Some S.C. Roads May Not See Repairs Soon, For Lack of Legislatio - Local news, weather, sports Savannah | WSAV On Your Side

Some S.C. Roads May Not See Repairs Soon

Some S.C. Roads May Not See Repairs Soon, For Lack of Legislation to Direct Funds

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Jasper County, S.C. -
Bumpy roads like that of Highway 321 and Argent Boulevard in Jasper County likely won't see smoothing out anytime soon, since legislation to fund road repairs never made it out of the Senate of this year's legislative session.

"It's a mess. It messes up your cars. The road is terrible," Jacqueline Walls says.

Walls and other drivers along roads like Highway 321 or Argent Boulevard will be the first to tell you about crumbling roads in Jasper County. The roads are laced with potholes, which frustrate drivers. 

"You got to take your time, 'cause if you don't, you'll mess your car up. The holes are so deep. When your car hits it, it's like it jars something," Walls says. 

"They're real bumpy. They can knock your car out of alignment," Devin Hamilton says. 

Drivers feel the roads also pose threat to safety, when accidents happen from blow outs and swerving to miss the damage. The South Carolina Alliance to Fix Our Roads (SCFOR) pushed for lawmakers in the statehouse to allocate money to make repairs, a cost the South Carolina Department of Transportation (SCDOT) guesses to be some $29 billion more than they have. However, now that session is over and no law was passed to allow the funding, roads may stay rough a little longer.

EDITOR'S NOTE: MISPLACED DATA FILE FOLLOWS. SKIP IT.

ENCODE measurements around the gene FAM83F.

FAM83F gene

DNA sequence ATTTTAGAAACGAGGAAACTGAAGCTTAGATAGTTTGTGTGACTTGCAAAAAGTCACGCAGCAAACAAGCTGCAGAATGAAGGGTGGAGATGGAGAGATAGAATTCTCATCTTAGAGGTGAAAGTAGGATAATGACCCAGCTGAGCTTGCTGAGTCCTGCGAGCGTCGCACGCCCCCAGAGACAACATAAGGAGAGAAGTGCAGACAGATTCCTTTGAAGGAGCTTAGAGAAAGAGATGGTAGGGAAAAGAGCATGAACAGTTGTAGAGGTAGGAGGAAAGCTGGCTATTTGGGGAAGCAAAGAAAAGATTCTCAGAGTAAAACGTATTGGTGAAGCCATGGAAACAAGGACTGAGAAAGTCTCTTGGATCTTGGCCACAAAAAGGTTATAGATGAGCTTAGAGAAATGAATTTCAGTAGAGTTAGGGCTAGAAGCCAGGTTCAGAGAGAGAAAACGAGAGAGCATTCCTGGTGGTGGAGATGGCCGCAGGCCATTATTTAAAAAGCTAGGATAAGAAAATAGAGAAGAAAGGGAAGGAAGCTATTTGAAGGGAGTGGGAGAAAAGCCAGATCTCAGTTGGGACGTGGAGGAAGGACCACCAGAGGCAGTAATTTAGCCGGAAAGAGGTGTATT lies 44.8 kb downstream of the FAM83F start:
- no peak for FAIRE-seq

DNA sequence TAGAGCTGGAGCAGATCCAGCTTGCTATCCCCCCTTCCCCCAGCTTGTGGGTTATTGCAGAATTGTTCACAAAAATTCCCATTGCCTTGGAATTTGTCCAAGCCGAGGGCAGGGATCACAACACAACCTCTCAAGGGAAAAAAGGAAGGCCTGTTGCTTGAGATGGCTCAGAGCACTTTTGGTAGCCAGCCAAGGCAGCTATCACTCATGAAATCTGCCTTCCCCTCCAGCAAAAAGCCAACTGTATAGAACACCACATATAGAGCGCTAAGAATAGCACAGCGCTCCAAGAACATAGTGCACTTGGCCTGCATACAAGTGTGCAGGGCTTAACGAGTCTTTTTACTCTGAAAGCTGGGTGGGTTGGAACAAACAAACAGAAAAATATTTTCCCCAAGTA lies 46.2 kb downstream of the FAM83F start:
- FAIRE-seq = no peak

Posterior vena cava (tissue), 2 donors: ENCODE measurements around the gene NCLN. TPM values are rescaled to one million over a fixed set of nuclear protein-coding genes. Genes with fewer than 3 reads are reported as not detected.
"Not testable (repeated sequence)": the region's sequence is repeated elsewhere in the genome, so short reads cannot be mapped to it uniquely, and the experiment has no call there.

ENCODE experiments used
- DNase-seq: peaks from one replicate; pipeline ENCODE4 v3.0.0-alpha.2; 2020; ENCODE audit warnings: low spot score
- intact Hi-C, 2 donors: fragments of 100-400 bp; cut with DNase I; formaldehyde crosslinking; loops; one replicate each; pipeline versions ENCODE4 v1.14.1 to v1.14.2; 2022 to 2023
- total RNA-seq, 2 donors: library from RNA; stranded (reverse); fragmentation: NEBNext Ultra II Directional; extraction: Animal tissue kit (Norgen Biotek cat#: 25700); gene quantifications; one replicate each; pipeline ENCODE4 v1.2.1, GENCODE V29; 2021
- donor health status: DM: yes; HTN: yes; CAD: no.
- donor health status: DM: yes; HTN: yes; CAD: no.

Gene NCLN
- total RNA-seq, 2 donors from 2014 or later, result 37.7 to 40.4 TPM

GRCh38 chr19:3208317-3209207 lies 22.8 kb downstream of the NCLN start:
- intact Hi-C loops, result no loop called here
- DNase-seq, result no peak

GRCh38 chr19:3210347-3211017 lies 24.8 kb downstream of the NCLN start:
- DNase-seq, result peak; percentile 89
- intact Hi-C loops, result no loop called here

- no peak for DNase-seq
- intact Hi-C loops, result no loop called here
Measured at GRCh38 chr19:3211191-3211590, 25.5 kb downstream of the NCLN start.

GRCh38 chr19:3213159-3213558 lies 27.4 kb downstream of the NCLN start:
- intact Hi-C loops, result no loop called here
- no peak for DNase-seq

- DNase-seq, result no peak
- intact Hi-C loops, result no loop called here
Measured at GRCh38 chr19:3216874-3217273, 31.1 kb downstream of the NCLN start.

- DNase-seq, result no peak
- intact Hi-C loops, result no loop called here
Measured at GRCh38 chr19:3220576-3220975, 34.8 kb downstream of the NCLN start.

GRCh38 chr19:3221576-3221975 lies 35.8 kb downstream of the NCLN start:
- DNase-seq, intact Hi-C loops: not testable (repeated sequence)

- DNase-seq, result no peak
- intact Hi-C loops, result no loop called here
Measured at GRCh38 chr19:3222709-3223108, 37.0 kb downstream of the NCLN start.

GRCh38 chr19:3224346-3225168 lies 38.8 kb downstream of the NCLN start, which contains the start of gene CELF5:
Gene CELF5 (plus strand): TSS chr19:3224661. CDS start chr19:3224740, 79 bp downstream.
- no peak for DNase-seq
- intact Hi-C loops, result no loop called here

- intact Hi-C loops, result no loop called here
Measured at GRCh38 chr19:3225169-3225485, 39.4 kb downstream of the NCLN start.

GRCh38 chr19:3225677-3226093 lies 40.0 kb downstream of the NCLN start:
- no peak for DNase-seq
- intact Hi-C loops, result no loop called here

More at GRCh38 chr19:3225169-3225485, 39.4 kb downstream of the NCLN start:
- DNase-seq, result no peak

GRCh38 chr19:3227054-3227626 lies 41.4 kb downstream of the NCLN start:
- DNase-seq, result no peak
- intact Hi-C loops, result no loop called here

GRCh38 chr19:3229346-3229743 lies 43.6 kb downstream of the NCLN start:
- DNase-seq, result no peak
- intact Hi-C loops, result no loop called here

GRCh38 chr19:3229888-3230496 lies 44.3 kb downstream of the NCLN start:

"We're going to continue to pressure, using social media and trying to educate the public overall of the damage that the not taking action is going to have on economic development, tourism, and safety in the future of the state," SCFOR Executive Director Bill Ross says. 

Governor Nikki Haley says she plans to veto any gas tax increase or license fee hike that SCFOR suggested to fund road repairs. However, Ross hopes the drivers who deal with rough roads on a regular basis will contact their lawmakers. 

"You know, they can't sit back on their laurels even if the governor says she's going to veto something. At some point, you've got to do what's right, you know, not just politically popular," Ross says. 

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